Relieving the spinal column squeeze

Should I have surgery to end the pain?” a friend recently asked me.

For years, he had suffered from sporadic low back pain. These attacks were interspersed with episodes of sciatica, with pain in the buttocks that radiated down the back of his leg due to pressure on the sciatic nerve.

But in recent years, he had also noticed vague, unusual feelings in his legs, as if they had turned to rubber. At other times, there was the tingle of pins and needles, numbness and a burning sensation in the legs. By the time he questioned me about surgery, he had developed unrelenting pain in the legs, the classic symptom of spinal stenosis.

Years ago, spinal stenosis was called creeping paralysis. It was simply accepted that if you lived long enough, you would eventually get it and would have to learn to live with it. Slowing down or becoming an involuntary couch potato seemed inevitable.

Today, we know that spinal stenosis is due to a narrowing of the spinal canal (the cavity in the vertebral column through which the spinal cord runs). This can occur in the neck and chest regions of the spine, called the cervical and thoracic spine, but is more commonly seen in the lowack and the condition known as lumbar spinal stenosis (LSS). It’s estimated that more than 400,000 North Americans suffer from LSS, and it’s one of the most frequent reasons for back surgery in people over 60 years of age. In fact, it’s even been called a hidden epidemic.

The most common cause of spinal stenosis is osteoarthritis, the wear-and-tear type of arthritis. This causes a gradual narrowing of the spinal canal resulting in increased pressure on the spinal cord and the nerves that exit the spinal column. The result can be excruciating pain that, in effect, discourages a patient from remaining mobile and active.

The pain is usually present in both legs and is brought on by walking and sometimes just by standing. Patients with spinal stenosis usually find the pain is eased when bending forward or sitting. This creates a bigger gap between vertebrae, which temporarily decreases nerve compression. Standing erect, on the other hand, increases the pain because the vertebral space narrows.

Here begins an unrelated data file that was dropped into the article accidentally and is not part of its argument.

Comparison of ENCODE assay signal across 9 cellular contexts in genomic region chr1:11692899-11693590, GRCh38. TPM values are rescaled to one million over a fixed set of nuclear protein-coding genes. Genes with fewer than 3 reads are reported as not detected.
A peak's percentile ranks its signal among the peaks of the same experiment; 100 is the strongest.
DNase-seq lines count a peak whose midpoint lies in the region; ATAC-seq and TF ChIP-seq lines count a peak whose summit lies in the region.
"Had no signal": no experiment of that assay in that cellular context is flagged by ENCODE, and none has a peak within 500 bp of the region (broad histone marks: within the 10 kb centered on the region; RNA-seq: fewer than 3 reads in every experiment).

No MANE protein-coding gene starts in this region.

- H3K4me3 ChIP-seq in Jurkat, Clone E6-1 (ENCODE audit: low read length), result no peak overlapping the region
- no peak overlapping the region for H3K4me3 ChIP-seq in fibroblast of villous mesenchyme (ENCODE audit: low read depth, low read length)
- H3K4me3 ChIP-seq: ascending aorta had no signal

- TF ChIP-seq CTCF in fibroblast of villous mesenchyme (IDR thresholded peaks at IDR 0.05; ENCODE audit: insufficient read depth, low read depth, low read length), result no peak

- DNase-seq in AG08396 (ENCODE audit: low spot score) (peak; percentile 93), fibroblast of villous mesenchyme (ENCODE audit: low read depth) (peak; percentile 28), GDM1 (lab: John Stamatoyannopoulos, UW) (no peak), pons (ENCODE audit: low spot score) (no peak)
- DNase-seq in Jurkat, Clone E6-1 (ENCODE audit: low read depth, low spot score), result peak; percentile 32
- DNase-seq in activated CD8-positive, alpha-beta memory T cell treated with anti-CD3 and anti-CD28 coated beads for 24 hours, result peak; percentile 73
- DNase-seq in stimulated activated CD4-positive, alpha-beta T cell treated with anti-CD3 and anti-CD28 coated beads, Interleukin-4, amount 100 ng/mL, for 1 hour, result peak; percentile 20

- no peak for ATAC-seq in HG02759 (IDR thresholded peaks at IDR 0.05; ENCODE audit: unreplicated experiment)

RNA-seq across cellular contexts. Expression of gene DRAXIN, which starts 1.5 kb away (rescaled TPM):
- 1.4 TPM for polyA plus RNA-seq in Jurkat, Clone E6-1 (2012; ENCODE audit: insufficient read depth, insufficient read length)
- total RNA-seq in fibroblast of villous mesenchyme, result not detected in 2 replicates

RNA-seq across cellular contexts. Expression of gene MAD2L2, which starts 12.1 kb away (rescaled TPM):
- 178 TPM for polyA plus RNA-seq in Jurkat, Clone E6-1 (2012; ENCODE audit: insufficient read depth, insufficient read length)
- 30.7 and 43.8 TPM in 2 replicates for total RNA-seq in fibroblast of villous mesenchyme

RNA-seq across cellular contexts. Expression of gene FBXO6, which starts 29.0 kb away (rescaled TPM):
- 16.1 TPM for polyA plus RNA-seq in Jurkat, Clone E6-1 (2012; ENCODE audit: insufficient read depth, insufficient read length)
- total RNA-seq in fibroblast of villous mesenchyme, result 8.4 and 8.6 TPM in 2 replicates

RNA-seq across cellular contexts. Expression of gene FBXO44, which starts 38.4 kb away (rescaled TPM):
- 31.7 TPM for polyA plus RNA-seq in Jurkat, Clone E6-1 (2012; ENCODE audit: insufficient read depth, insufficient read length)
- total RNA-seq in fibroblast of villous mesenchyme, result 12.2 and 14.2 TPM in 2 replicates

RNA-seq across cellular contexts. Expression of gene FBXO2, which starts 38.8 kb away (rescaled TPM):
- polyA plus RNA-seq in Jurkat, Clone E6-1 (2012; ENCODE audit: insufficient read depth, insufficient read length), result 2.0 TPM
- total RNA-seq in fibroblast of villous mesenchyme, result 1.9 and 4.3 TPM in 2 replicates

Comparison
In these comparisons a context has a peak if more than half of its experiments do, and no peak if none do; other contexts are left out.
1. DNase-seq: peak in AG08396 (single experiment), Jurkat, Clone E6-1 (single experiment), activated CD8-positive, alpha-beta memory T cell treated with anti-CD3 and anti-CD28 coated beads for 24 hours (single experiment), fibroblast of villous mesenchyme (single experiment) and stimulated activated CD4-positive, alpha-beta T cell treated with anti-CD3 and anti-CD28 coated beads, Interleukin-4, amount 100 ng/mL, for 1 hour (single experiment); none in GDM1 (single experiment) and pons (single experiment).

Ordinary X-rays do not normally detect spinal stenosis. Rather, diagnosis requires the use of computerized tomography (CT) and magnetic resonance imaging (MRI), or a specialized X-ray called a myelogram, during which a liquid dye is injected into the spinal column. Pain can sometimes be eased by the use of non-steroidal anti-inflammatory drugs (NSAIDs), such as Aspirin, ibuprofen and naproxen sodium. Physical therapy and braces may be helpful for other patients.

Epidural steroid injections are occasionally used to provide short-term relief. In one study, 50 per cent of patients reported favourable results. Some patients have to resort to surgery. This is often referred to as “unroofing” the spinal canal, or decompression surgery. To carry out this operation, surgeons open the spinal column at specific points where the narrowing has occurred. They then remove the bone or fibrous tissue causing the obstruction. The opening through which the spinal nerves emerge may also be enlarged and often part of the disk removed.

I told my friend that since all other treatments had failed, he had little choice but to accept surgery. For others, the decision for or against surgery depends on the degree of disability. Since spinal stenosis is not life-threatening but requires a major operation, older adults should not rush into it without serious thought after a good discussion of the risks with a doctor.

Today, many people have heard of sciatica, lumbago, a slipped disk or chronic back strain. But few mention or have ever heard of spinal stenosis. That is bound to change. It’s a disease that we will hear more and more about in the future as our population ages.